AI capabilities have improved significantly since the 1980s and are now becoming important constituents of many medical applications. AI excels at recognizing complex patterns in imaging data, allowing accurate segmentation. In dental radiology, AI can identify the different tissues in a 3D DICOM package obtained from a CBCT scan and automatically convert it to a segmented STL image within minutes.12 In orthodontic diagnosis, since all objects are segmented, the user can see different aspects and easily visualize various “what if” scenarios. For example, “What would the anatomy look like if a tooth were removed?” “Is there a hidden pathology beneath one of the structures?” “What is the spatial relationship between objects?” “Could the 3D interactive model offer better understanding simply by delivering the same information in a new package?”
These AI capabilities are based on deep learning mechanisms,12-14 whereby input is received and the output is learned based on a large, labeled data set that is examined by the AI algorithm at the input level. The data set then undergoes more precise labeling,14 and the AI algorithm is taught to recognize it. Finally, the algorithm’s recognition capabilities are fine-tuned by human intervention (“teaching”) until optimal automatic recognition levels are achieved.
A 3D convolutional neural network is the most common machine-learning method of image recognition and classification.12-14 Besides its uses in medicine and dentistry, it can be applied to such tasks as identification of objects, faces, and traffic signs and for computer vision in self-driving cars. Convolutional neural networks, like neural networks, are made up of perceptrons with learnable weights and biases. Each perceptron receives several inputs, weighs them, and passes the weighted sum through an activation function; it responds with an output, which, in turn, may serve as an input for another perceptron, and so on. In this manner, convolutional neural networks can mimic the decision-making tasks performed by our own central nervous systems.
The following two cases, both treated in the Tel Aviv University Department of Orthodontics, demonstrate how the AI capabilities of DICOM-to-STL conversion can have a significant effect on orthodontic treatment planning.
A 13-year-old male presented with a mild dental Class II malocclusion, a bilateral crossbite (upper right first premolar through second molar to lower right first premolar through second molar, and upper left second premolar to lower left second premolar), and a functional shift of the mandible to the right (Fig. 1).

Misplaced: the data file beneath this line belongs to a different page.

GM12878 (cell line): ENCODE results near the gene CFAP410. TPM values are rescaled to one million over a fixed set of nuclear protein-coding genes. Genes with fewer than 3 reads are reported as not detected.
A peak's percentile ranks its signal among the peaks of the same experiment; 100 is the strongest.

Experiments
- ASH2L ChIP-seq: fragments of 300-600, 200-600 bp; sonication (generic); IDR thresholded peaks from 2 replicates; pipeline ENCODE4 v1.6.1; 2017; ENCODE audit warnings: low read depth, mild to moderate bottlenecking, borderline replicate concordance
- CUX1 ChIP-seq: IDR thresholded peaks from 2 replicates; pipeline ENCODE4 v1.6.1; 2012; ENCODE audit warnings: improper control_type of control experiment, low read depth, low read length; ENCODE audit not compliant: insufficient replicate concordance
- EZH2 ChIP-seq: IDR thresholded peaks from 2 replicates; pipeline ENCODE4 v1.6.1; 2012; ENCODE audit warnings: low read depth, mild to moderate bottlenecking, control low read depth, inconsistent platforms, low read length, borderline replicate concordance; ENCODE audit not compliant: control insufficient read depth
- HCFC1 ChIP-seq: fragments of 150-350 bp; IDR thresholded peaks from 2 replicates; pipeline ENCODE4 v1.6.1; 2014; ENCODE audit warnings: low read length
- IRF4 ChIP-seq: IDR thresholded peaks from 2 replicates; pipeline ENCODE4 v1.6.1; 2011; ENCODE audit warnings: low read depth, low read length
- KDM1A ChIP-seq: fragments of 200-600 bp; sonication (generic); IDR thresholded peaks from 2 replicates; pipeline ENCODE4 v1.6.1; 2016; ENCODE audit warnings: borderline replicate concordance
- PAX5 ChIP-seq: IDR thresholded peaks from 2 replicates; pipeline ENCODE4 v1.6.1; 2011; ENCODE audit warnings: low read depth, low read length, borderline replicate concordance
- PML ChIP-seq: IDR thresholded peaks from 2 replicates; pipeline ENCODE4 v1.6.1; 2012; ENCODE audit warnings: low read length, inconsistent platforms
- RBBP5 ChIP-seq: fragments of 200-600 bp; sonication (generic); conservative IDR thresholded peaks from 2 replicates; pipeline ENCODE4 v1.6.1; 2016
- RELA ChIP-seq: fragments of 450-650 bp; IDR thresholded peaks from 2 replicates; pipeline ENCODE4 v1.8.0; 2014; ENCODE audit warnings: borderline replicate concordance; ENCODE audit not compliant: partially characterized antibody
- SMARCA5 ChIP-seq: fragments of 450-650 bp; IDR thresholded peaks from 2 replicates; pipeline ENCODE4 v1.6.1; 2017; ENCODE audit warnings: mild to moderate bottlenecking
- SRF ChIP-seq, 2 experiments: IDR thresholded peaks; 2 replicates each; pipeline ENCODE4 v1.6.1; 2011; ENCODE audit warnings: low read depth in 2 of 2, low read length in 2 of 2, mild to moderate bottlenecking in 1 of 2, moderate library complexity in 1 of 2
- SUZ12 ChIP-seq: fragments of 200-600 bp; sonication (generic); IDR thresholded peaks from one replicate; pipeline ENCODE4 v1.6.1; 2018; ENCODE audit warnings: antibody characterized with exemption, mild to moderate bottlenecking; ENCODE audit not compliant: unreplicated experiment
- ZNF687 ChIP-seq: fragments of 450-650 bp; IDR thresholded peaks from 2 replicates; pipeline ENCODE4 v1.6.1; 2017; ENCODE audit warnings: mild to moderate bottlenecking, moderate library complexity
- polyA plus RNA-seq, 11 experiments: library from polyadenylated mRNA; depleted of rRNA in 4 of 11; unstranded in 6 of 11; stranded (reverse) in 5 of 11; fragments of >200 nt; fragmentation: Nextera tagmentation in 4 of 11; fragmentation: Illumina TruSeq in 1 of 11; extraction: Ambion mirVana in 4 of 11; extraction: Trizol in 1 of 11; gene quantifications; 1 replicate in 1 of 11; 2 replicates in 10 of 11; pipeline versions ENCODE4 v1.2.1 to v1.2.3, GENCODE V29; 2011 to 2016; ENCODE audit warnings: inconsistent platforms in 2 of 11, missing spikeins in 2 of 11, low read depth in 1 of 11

Fig. 1 Case 1. 13-year-old male with mild dental Class II malocclusion, Class I skeletal pattern, and upper and lower crowding before treatment. (Position of upper right canine and integrity of upper lateral incisor roots not apparent on standard x-ray images.)
Clinical examination indicated a Class I skeletal pattern, maxillary constriction, and 9mm of crowding in the upper arch, with a lack of space for the canines; the lower arch showed moderate crowding (5mm). The left maxillary canine had partially erupted in an ectopic position, buccal to the upper left lateral incisor. The upper lateral incisors were buccodistally tipped, and the upper right canine was not palpable buccally or palatally.
The initial evaluation would likely have led to a nonextraction treatment plan including maxillary expansion and some form of arch development to resolve the crowding in both arches and gain enough space for the canines to erupt. There was, however, a radiographic suggestion of root resorption involving both upper lateral incisors. Because the panoramic and periapical x-rays could not clearly confirm the position of the upper right canine nor the integrity of the upper lateral incisor roots, the patient was sent for a CBCT scan.
The DICOM file of the scan was uploaded to the CephX web viewer for automated AI conversion to STL. A 3D segmented model of the teeth and jaws could then be viewed, and the canines and central incisors could be virtually extracted for better visualization of the lateral incisors (Fig. 2).
Fig. 2 Case 1. A. Pretreatment three-dimensional views from STL files. B. Views after virtual extraction of adjacent teeth and maxillary bone, showing severe resorption of lateral incisors. C. Upper lateral incisors after all other structures virtually hidden (images courtesy of CephX by Orca Dental AI).
Upon review of the 3D STL interactive models, it was clear that the resorption of the upper lateral incisors was more severe than initially suspected. The treatment plan was therefore revised to include extraction of the two upper lateral incisors and possibly the two lower second premolars (to be determined after the maxillary archform had been established). The extracted lateral incisors showed a similar morphology to those in the STL viewer (Fig. 3).
Fig. 3 Case 1. Actual extracted upper lateral incisors.
The STL web viewer of Case 1, which uses the proprietary CephX STL AI algorithm, is available at https://bit.ly/2Yjum5S. (This system is compatible with any smartphone with sufficient memory, but it was taken from a broad field of view and may take close to a minute to download.) To see how the 3D manipulation provides a vastly improved view of the maxillary lateral incisors, select Show/Hide under the View menu on the upper toolbar, then click on any relevant teeth and bony structures to toggle between shown and hidden. Close the Show/Hide menu by clicking Done.
A 12-year-old female presented with a submerged lower right second deciduous molar and an impacted permanent lower right second premolar (Fig. 4A).
Fig. 4 Case 2. 12-year-old female patient with Class I skeletal pattern, impacted permanent lower right second premolar, and posterior open bite on right side due to submergence and probable ankylosis of lower right second deciduous molar. Note position of lower right second deciduous molar and lower right second premolar in relation to inferior alveolar nerve and lower border of mandible (continued in next image).